"What makes a grape illegal?"
Clue: It has American ancestry
a prequel to Vitis prohibita.
Grapevines travelled the world by ship following the interests and curiosities of adventurers, immigrants and botanists. In particular, the European colonization in North America brought about an intermingling of cultures and exchange of plants that both devastated and resurrected the world’s vineyards.
When Lucie Morton discovers that her own family history is intertwined with that of a vanished French-American grape, her quest to bring it back to Virginia takes her to meet home and passionate winemakers in beautiful and unexpected places.
Back to the future
Let's follow viticulturist and ampelographer Lucie Morton aka “the grape sleuth” on her journey to repatriate the Cunningham grape back to its birthplace in Tidewater Virginia. Her initial curiosity about the only other native-to-Virginia grape, besides Norton, to survive into the 21st century got personal when she discovered that her history and theirs were intertwined.
Her 6th great-grandmother Suzanne Rochet Michaux (1679-1744) was smuggled out of France in a wine barrel by her father to escape the King's Catholic police and ended up in a Hugenot enclave in Prince Edward County, VA.
Grapevines have a genetic history that, like Lucie’s, informs their cultural background as well. So-called American grapes in fact all have European (Vinifera) genes. DNA matching recently found the Vinifera in the ubiquitous Concord to be Bordeaux varietal Sémillon.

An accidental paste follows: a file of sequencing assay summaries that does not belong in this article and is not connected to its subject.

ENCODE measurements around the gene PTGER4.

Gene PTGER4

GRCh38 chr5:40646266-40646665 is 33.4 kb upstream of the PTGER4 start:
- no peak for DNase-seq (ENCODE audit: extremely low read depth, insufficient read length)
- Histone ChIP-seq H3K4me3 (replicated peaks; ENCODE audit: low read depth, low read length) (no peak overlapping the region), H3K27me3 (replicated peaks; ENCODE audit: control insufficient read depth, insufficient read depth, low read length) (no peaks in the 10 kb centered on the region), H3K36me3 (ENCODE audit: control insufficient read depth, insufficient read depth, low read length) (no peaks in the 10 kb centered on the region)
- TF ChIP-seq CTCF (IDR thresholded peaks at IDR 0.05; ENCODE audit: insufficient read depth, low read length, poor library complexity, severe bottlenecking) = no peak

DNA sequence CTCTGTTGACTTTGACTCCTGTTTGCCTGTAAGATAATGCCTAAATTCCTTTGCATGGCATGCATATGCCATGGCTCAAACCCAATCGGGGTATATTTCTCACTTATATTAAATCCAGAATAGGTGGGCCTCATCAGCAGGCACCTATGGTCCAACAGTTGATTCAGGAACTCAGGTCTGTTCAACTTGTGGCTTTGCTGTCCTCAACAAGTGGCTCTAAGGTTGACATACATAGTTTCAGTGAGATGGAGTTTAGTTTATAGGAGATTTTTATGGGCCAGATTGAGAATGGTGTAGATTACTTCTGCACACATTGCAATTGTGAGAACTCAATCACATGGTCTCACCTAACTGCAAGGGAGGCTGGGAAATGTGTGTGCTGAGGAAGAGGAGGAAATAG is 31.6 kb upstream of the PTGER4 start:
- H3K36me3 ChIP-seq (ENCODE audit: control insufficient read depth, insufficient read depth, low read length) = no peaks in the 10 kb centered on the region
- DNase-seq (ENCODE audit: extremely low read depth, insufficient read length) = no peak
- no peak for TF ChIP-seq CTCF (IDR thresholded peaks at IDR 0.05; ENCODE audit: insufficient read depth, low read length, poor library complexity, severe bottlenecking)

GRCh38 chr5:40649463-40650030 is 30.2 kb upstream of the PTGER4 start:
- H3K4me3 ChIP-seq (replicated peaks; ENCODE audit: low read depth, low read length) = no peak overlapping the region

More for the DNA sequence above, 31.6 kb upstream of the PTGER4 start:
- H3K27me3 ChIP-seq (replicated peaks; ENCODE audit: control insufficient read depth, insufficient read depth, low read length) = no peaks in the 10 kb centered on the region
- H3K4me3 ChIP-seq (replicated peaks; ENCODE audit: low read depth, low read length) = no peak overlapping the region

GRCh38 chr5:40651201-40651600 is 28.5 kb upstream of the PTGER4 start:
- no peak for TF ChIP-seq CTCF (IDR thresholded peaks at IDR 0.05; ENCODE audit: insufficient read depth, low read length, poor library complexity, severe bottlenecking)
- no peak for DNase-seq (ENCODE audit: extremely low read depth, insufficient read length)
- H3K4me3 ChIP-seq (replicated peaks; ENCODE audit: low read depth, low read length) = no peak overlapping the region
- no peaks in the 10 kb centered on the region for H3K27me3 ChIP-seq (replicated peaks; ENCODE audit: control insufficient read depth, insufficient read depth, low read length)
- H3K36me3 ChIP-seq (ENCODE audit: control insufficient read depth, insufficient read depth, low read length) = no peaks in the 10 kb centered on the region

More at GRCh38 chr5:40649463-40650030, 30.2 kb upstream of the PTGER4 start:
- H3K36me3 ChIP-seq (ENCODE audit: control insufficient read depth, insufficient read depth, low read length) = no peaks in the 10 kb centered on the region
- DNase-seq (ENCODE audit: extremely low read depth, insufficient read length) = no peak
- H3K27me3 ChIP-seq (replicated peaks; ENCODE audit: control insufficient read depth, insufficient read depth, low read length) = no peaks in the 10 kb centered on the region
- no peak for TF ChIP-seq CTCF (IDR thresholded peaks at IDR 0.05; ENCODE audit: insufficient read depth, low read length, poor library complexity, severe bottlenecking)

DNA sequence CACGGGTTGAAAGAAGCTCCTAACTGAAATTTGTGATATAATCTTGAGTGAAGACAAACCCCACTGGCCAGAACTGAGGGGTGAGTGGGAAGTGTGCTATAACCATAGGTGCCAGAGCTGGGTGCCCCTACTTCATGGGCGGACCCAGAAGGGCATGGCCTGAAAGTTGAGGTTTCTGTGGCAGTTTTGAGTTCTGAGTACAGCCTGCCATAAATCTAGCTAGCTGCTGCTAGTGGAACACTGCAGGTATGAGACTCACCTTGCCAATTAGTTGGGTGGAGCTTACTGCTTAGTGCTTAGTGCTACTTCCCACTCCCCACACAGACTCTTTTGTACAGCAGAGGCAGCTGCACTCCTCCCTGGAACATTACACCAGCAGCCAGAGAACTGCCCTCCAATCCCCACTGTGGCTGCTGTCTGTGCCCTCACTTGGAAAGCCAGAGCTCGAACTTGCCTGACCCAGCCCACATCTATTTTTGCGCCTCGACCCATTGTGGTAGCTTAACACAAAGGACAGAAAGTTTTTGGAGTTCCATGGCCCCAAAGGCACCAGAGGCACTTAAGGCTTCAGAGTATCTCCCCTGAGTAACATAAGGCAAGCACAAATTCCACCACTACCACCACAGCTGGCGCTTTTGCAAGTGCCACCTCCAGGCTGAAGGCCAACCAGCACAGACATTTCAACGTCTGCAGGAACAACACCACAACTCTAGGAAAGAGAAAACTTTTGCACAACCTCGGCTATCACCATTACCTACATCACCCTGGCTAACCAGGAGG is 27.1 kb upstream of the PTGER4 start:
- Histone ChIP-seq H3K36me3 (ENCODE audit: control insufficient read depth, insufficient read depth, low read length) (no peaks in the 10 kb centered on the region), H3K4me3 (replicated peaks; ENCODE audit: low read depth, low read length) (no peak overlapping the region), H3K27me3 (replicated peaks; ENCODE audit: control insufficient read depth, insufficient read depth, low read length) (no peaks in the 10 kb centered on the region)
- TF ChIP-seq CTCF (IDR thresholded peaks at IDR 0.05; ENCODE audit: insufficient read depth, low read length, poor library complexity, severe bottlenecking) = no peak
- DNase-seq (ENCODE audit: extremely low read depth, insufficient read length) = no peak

Lucie’s ancestors Col. Theodorick Bland and Samuel Venable were forefathers to this historic grape born in Virginia in 1812. Alas, grapes were quickly eclipsed by tobacco as a cash crop and the favored alcoholic beverages—beer, cider and whiskey—needed no vineyards.
Lucie Morton celebrates the Vitis diversity in Eastern America
Although Cunningham is extinct in the US, we have found it in the Cevennes Mountains of France and the Portugese islands of Madeira, Santo Porto and Pico. There may be other places it has found to call home.
Today Virginia has a vibrant wine industry and Norton is now Missouri’s most planted red wine grape.
Surely, the long lost Cunningham will be welcomed home after two centuries abroad.
Note of intent
Finding our roots
This is a “finding-my-roots” documentary featuring grapevines and the people who have cultivated them for the past 200 years on both sides of the Atlantic. It will bring the audience a back-to-the-future look at American and French cultural exchange in an original and unique way.
For Lucie, whether growing wild on the forest fringe or constrained to a garden trellis, grapevines are a beautiful gift of nature and sustenance.
Pierre Galet takes a trip around the globe with American heritage vines